- In the study, adolescent and adult rats were first given a synthetic cannabinoid and then cocaine.
- The results showed that the young rats' brains were more sensitive to the effects of cocaine, but these effects weren't observed in the adult rats.
- The researchers suggest that research like this can help to develop better treatments for substance abuse disorders.
A new study suggests that using marijuana in your teenage years may prime your brain to respond positively to your first experience with cocaine. The findings offer molecular insight into the question of whether marijuana is a gateway drug. After all, studies have repeatedly shown that having a good first experience with a drug makes you more likely to use it again, and therefore potentially become addicted.
The study is published in the journal PNAS.
“We know from human epidemiological studies that individuals who abuse cocaine have a history of early cannabis use, and that a person’s initial response to a drug can have a large impact on whether they continue to use it. But many questions remain on how early cannabis exposure affects the brain,” epidemiologist Denise Kandel, PhD, a professor of Sociomedical Sciences in Psychiatry at Columbia’s Vagelos College of Physicians and Surgeons and co-senior author of the new study, told Science Daily.
In the study, researchers gave a synthetic psychoactive cannabinoid called WIN 55,212-2 (WIN) to adolescent and adult rats. Then, both groups of rats were given cocaine, and the researchers monitored how the animals responded.
Scherma et al.
The results showed that young rats who had been exposed to WIN were more sensitive to the effects of cocaine. This early exposure “reprograms the initial behavioral, molecular, and epigenetic response to cocaine” in young rats. These changes were not observed in adult rats.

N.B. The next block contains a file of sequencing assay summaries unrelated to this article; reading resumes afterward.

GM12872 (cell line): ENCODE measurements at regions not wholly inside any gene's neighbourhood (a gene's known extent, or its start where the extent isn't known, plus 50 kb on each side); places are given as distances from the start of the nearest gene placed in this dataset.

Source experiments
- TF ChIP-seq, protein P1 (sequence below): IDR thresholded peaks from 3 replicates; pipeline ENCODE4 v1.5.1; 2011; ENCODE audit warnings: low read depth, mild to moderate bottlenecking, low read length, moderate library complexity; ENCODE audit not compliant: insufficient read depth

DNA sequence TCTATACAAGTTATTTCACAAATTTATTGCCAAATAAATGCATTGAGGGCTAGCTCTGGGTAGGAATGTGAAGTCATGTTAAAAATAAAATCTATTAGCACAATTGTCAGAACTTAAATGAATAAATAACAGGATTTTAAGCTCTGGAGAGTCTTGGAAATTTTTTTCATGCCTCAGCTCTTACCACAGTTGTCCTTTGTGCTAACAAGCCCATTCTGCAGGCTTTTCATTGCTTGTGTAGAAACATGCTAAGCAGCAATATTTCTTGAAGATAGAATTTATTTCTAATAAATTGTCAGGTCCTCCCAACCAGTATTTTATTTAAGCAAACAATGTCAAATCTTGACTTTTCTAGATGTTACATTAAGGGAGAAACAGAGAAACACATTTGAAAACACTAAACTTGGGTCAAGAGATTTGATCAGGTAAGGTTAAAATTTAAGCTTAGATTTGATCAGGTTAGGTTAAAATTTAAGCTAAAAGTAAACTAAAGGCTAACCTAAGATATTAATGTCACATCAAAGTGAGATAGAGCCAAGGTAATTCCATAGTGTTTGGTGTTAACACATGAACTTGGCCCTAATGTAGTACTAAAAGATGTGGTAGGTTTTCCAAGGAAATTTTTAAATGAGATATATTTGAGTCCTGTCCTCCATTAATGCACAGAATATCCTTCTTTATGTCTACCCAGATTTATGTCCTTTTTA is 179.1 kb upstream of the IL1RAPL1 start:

Past research has shown that young rats that have been exposed to cannabinoids become “cross-sensitized” to cocaine, and that cross-sensitization can alter the extent to which rats crave cocaine and experience withdrawal symptoms.
The new study took a close look at how cannabinoids prime bodily systems for cocaine.
Changes in the prefrontal cortex
One such system is the endocannabinoid system, which is impaired by the use of cannabis or cannabinoids. Studies have linked impaired endocannabinoid signaling with increased stress responsivity, negative emotional states, and drug craving.
“The endocannabinoid system has a modulatory role in brain reward and cognitive processes,” the researchers wrote. “It has been hypothesized that repeated interference with endocannabinoid signaling (e.g., through abuse of cannabis or synthetic cannabinoids) can remodel the adolescent brain and make it respond differently to more addictive substances, such as cocaine. In the present study, we demonstrate that a history of synthetic cannabinoid exposure in adolescent animals results in distinct molecular and epigenetic changes following initial exposure to cocaine.”
In addition to affecting the endocannabinoid system and (potentially) the glutamatergic system, the study found that early cannabinoid use seems to cause epigenetic changes in the prefrontal cortex. This area of the brain controls executive functions like long-term planning and self-control.
“Our findings suggest that exposure to psychoactive cannabinoids during adolescence primes the animals’ prefrontal cortex, so that it responds differently to cocaine compared to animals who had been given cocaine without having previously experienced cannabis,” study co-senior author Philippe Melas told Science Daily.
One consequence of priming the prefrontal cortex in this way seems to be that cocaine becomes more enjoyable.
“This study suggests that teenagers who use cannabis may have a favorable initial reaction to cocaine, which will increase their likelihood of engaging in its repeated use so that they eventually become addicted, especially if they carry additional environmental or genetic vulnerabilities,” Kandel told Science Daily.
The researchers noted several limitations in their study, including:
- The use of experimenter-administered drug regimens instead of self-administration procedures
- The use of synthetic cannabinoids instead of Δ9-THC
- The assessment of neurobiological changes in bulk tissue instead of cell type-specific analyses
- The lack of in vivo causality experiments rendering the molecular data correlational in nature
They also noted that someone won’t necessarily develop an addiction if they happen to have a good first experience with a drug. Still, they suggested that research like this can help to develop better treatments for substance abuse disorders.
“These and other experiments are key to understanding the molecular changes to the brain that occur during drug use,” said Dr. Eric Kandel, who is also University Professor and Kavli Professor of Brain Science at Columbia. “This knowledge will be crucial for developing effective treatments that curb addiction by targeting the disease’s underlying mechanisms.”